Now we look more into the effects of the 18.6 year cycle, which is reported as being responsible for changes in rainfall across China and North America.  In the following animation I just follow the lunar facing tide to show how strongly asymmetric  the tides can get.

June 2006 saw a major lunar standstill. This is when the moon’s orbit reached its maximum declination of 28.5 deg. The tidal bulge moves from a latitude of -28.5 deg to + 28.5 deg in about 14 days. This animation shows the tractional tidal force field centered on a longitude of -30 deg.  Only the lunar facing  tide is shown. In reality there are 2 high tides every day as the earth rotates through the lunar facing tide and its mirror on the earth’s opposite side. Do such large changes in tidal forces tweak the Jet Stream mixing polar air with warm air thereby affecting weather systems ?

Ensemble model based forecasts are accurate over short terms. Would these be improved if tidal forces on the atmosphere were included? The evidence is that the answer is quite probably yes. Shown below is the 2 week prediction for London weather from today (August 4) by the Global Forecast System Ensemble of models  prepared by Roberto Madrigali. A period of instability is expected exactly coincident with the largest “super-moon” tide this summer.  Lets see what happens over the next 2 weeks.

GFS Ensemble predictions for London for 4 August ( the day I wrote this post). Top curves are temperature, bottom curves are precipitation. The maximum tidal forces are shown in the centre. The period of instability is synchronous with the extreme tidal maximum August 10th the 3rd super-moon of 2014 !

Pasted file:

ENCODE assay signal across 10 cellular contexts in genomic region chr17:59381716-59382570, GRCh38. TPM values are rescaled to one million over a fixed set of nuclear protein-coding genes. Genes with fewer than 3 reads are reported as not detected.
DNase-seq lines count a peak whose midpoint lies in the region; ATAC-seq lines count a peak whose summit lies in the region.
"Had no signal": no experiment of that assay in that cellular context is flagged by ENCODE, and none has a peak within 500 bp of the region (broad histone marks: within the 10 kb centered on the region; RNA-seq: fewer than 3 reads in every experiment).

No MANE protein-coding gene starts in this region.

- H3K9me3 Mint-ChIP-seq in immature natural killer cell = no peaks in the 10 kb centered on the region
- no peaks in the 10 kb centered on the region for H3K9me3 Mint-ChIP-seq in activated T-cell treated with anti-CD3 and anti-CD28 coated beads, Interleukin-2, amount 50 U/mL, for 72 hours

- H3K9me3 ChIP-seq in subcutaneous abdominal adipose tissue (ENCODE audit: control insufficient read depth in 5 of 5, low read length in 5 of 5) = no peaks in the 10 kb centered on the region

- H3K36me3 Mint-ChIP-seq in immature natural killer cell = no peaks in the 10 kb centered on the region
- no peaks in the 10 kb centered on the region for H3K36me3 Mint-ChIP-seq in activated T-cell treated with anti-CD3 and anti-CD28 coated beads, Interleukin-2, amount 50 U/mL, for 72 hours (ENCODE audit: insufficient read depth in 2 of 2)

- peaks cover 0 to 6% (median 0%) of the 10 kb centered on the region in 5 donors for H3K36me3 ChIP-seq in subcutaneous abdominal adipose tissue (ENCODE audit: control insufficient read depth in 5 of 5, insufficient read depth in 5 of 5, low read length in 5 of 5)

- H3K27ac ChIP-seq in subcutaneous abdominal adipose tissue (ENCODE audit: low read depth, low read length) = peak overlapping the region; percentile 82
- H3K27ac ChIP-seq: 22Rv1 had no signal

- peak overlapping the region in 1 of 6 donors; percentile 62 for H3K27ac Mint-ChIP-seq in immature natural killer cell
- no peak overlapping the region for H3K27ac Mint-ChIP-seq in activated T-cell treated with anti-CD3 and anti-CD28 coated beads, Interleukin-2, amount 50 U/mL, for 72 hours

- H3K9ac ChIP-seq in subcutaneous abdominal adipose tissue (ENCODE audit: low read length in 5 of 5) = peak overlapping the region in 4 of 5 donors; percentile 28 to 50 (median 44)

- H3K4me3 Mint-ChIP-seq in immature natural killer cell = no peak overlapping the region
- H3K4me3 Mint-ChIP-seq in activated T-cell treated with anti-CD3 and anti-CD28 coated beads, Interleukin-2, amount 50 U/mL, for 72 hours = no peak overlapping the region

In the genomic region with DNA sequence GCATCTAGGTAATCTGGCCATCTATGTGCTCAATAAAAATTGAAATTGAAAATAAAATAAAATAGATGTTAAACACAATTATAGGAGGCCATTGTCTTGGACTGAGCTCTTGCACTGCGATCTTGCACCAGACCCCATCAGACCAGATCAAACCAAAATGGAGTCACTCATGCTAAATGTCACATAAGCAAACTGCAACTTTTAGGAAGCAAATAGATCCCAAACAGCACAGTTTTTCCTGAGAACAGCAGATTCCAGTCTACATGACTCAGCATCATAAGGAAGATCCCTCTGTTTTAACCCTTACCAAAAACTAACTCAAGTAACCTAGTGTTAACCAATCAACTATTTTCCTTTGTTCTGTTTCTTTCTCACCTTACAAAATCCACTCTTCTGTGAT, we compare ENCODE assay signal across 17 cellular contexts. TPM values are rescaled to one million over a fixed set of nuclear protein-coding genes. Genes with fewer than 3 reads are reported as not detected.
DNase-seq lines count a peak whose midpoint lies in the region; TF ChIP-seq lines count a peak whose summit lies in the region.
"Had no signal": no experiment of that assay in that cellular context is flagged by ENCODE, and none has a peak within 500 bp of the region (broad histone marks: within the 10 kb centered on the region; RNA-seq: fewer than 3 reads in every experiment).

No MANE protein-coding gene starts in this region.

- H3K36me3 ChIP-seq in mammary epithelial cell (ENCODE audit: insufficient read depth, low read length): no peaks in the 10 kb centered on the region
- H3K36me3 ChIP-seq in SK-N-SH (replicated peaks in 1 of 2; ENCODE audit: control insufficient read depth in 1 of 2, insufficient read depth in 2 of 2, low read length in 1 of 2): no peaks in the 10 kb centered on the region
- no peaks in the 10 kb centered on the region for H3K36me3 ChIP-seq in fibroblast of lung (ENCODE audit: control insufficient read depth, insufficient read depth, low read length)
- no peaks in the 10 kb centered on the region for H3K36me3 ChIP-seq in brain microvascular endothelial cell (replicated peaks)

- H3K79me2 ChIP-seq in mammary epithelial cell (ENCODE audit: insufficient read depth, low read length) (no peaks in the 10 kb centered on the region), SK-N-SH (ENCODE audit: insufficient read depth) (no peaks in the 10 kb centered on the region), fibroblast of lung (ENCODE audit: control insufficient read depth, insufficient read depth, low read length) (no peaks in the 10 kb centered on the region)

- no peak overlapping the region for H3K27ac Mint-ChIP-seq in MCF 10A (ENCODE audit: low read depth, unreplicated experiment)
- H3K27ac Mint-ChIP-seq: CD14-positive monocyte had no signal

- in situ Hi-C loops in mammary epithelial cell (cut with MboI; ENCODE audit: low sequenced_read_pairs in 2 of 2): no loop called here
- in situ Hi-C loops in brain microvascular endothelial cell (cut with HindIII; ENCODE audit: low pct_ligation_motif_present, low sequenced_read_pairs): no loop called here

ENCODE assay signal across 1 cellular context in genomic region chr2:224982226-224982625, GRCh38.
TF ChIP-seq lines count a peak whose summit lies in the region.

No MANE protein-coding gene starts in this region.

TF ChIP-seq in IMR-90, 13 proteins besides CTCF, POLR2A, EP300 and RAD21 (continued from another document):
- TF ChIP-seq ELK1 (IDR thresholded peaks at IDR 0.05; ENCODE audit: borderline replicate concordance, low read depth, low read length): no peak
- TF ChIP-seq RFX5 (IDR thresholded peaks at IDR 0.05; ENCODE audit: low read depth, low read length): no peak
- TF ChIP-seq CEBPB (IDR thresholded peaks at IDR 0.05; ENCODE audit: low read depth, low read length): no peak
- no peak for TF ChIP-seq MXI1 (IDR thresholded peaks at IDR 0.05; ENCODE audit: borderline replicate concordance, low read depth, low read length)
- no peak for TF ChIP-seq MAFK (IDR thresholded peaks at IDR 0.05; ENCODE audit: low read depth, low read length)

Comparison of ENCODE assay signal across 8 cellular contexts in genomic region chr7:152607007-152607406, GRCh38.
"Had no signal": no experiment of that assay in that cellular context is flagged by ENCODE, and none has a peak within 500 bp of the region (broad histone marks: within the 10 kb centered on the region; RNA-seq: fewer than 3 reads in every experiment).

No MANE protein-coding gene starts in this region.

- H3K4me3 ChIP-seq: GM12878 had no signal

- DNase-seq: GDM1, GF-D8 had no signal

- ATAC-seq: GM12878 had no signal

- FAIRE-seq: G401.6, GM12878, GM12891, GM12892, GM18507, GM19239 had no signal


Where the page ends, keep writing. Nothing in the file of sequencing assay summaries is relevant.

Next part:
We often hear the analogy that because our weather is chaotic, storms can be generated just by the flapping of butterfly’s wings. Well there is a prime candidate for that butterfly effect – the ever changing tides acting on the northern and southern Jet Streams! Perhaps its time now to take the moon more seriously !

1) Robert Currie, Periodic  (18.6-YEAR) and cyclic (ll-YEAR) induced drought and flood in Western North America, JOURNAL OF GEOPHYSICAL RESEARCH, VOL. 89, NO. D5, PAGES 7215-7230, AUGUST 20, 1984

2) H. Yndestad, The influence of the lunar nodal cycle on Arctic climate, ICES Journal of Marine Science, Vol 63,3 P 401-420.

3) GuoQing Li, HaiFeng Zong, 27.3-day and 13.6-day atmospheric tide, Science in China Series D: Earth Sciences September 2007, Volume 50, Issue 9, pp 1380-1395


About Clive Best

PhD High Energy Physics Worked at CERN, Rutherford Lab, JET, JRC, OSVision
This entry was posted in climate science, Meteorology, Physics, Science and tagged , , , . Bookmark the permalink.

16 Responses to How the moon affects the weather

  1. tallbloke says:

    Clive, thanks for the heads-up. This looks very interesting, and I’ll check back in when I get back from my backpacking trip.

  2. craigm350 says:

    Clive I’ve done a quick post:

    I know Bob Weber will be interested. Looking forward to the discussion at the Talkshop.


  3. How does the moon relate to the wavy Jetstream of the maunder minimum or other cold regimes?

    Certainly interesting topic.. Look forward to the comments

  4. Bob Weber says:

    What gave you that idea Craig?

  5. Bob Weber says:

    Very interesting Clive. The animations could be made more realistic by rotating the earth.

    I’ve learned to observe what happens with the moon and the weather this way, by example:

    Today we are two days away from the moon’s max southern declination angle, which will be 18 degrees, 59 minutes, after which it “goes the other way”, northward. On Aug 20, it will reach the
    max northern declination angle of 18 degrees and 45 minutes. July 22, the moon had just about reached max dec angle north, and it brought a heat wave with its northward-going atmospheric tide that reached straight north from Texas nearly all the way to Canada.